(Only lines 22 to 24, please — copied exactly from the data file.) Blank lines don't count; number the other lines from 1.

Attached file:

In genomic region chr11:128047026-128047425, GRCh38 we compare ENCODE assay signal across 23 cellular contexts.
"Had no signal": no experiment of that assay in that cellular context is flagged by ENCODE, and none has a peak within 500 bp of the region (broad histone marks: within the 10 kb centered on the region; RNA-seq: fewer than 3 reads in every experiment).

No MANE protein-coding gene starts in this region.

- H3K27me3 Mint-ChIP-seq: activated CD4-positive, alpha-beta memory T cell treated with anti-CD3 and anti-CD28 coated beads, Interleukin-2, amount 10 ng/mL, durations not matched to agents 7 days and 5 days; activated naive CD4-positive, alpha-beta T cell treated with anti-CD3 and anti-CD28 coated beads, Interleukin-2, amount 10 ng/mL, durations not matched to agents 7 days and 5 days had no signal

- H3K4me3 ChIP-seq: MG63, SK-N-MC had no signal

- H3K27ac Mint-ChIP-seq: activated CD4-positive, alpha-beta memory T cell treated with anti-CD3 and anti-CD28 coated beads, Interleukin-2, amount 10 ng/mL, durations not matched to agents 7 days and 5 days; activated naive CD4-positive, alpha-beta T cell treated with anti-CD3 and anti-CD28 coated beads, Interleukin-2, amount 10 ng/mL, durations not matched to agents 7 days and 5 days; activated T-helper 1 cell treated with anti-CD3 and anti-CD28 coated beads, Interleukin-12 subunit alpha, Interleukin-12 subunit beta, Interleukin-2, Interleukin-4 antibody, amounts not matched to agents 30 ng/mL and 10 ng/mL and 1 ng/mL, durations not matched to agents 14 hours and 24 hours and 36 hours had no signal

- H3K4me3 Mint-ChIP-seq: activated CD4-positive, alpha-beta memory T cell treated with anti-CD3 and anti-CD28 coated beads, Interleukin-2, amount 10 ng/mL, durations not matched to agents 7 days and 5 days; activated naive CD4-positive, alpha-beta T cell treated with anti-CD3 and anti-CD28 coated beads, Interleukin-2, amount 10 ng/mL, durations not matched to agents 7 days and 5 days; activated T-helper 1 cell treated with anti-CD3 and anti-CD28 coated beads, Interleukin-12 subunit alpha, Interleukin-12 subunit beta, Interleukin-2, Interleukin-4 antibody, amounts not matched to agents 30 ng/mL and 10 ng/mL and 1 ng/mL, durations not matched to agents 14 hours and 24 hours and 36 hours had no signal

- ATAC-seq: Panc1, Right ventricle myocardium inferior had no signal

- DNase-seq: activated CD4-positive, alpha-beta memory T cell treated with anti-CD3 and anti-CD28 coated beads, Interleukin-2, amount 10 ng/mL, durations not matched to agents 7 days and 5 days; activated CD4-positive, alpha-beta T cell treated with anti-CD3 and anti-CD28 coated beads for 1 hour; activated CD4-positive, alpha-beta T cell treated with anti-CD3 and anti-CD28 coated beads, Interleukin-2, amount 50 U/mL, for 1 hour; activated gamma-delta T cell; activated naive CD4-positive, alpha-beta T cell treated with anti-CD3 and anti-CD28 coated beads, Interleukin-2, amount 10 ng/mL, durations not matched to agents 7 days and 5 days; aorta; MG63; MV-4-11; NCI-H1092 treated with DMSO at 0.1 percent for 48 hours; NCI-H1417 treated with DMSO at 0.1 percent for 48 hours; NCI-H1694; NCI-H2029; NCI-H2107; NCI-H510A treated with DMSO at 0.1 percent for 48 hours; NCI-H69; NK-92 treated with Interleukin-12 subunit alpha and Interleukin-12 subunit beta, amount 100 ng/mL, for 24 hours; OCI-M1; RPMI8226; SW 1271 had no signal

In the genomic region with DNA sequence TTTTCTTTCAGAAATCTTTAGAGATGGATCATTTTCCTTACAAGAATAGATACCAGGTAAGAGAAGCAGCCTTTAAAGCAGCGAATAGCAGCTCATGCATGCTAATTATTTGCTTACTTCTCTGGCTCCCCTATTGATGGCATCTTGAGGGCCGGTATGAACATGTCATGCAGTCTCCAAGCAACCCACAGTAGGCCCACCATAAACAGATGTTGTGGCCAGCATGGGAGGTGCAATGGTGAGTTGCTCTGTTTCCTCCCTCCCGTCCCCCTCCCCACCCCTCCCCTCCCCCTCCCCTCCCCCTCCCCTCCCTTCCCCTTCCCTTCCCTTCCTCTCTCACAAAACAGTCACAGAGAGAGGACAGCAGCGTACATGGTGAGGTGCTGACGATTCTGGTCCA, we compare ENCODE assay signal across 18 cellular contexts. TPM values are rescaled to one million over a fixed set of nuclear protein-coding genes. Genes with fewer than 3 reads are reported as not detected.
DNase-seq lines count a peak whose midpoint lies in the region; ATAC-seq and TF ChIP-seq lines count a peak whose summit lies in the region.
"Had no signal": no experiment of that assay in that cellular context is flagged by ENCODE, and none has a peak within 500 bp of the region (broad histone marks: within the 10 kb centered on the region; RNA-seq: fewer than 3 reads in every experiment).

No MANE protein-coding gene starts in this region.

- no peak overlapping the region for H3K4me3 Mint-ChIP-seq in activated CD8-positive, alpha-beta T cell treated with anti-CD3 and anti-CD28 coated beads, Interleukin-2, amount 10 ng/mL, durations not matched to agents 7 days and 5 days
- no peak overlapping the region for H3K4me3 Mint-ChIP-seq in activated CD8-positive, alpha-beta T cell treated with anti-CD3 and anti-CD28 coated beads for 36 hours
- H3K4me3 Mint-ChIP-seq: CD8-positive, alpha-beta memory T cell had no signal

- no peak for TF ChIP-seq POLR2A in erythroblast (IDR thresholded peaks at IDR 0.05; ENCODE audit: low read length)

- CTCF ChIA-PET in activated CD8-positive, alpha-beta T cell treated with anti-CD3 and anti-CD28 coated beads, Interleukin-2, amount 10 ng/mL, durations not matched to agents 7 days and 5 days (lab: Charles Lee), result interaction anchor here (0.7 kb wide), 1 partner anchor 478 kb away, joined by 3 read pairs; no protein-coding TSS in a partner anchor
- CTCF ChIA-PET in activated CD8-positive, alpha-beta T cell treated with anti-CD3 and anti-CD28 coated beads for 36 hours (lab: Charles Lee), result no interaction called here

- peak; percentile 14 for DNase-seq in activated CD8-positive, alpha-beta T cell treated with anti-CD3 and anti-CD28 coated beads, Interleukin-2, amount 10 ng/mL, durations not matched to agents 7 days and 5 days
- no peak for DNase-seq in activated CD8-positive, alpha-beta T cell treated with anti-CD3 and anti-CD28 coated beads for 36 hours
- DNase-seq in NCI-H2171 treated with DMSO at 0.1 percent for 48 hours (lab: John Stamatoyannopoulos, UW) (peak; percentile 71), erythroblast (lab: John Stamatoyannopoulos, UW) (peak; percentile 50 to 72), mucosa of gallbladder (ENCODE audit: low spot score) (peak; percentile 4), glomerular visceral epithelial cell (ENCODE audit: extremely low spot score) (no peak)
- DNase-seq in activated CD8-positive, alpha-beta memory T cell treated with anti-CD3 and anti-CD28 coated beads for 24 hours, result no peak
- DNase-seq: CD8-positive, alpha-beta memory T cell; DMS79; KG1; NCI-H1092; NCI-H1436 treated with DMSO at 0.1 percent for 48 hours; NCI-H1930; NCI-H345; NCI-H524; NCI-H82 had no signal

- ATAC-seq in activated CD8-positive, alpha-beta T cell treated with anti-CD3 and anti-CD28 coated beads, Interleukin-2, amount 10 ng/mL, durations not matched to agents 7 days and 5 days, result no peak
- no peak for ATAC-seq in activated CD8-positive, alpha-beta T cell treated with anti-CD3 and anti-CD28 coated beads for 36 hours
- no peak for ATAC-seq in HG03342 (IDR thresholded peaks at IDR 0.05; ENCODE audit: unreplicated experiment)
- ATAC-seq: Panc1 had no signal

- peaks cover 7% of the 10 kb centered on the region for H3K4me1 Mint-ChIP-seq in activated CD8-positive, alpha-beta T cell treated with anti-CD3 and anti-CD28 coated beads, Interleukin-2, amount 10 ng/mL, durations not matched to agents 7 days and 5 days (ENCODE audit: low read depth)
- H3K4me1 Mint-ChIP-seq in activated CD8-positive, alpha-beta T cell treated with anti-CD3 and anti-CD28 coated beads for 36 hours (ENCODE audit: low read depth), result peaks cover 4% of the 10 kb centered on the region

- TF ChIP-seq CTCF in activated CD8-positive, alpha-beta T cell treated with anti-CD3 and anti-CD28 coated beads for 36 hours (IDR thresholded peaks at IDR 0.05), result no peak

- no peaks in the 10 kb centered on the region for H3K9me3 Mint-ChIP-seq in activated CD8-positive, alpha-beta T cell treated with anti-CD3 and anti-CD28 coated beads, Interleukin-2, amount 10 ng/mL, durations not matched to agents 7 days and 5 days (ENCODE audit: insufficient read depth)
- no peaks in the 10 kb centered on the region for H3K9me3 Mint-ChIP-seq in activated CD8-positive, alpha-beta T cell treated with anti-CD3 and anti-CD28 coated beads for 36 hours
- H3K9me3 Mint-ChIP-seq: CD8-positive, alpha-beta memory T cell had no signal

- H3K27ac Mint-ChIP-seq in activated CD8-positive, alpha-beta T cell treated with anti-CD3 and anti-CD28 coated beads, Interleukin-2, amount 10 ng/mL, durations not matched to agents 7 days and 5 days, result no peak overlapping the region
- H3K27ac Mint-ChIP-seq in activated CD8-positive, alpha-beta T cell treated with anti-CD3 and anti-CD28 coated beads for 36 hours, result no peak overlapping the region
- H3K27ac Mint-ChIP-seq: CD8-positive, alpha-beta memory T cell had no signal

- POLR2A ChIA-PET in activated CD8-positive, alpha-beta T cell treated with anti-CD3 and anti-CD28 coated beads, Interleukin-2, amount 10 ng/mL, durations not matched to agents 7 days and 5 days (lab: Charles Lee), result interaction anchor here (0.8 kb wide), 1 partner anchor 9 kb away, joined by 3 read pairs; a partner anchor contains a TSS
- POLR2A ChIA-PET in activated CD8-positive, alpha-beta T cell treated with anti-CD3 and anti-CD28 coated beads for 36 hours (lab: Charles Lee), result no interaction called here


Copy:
- DNase-seq in NCI-H2171 treated with DMSO at 0.1 percent for 48 hours (lab: John Stamatoyannopoulos, UW) (peak; percentile 71), erythroblast (lab: John Stamatoyannopoulos, UW) (peak; percentile 50 to 72), mucosa of gallbladder (ENCODE audit: low spot score) (peak; percentile 4), glomerular visceral epithelial cell (ENCODE audit: extremely low spot score) (no peak)
- DNase-seq in activated CD8-positive, alpha-beta memory T cell treated with anti-CD3 and anti-CD28 coated beads for 24 hours, result no peak
- DNase-seq: CD8-positive, alpha-beta memory T cell; DMS79; KG1; NCI-H1092; NCI-H1436 treated with DMSO at 0.1 percent for 48 hours; NCI-H1930; NCI-H345; NCI-H524; NCI-H82 had no signal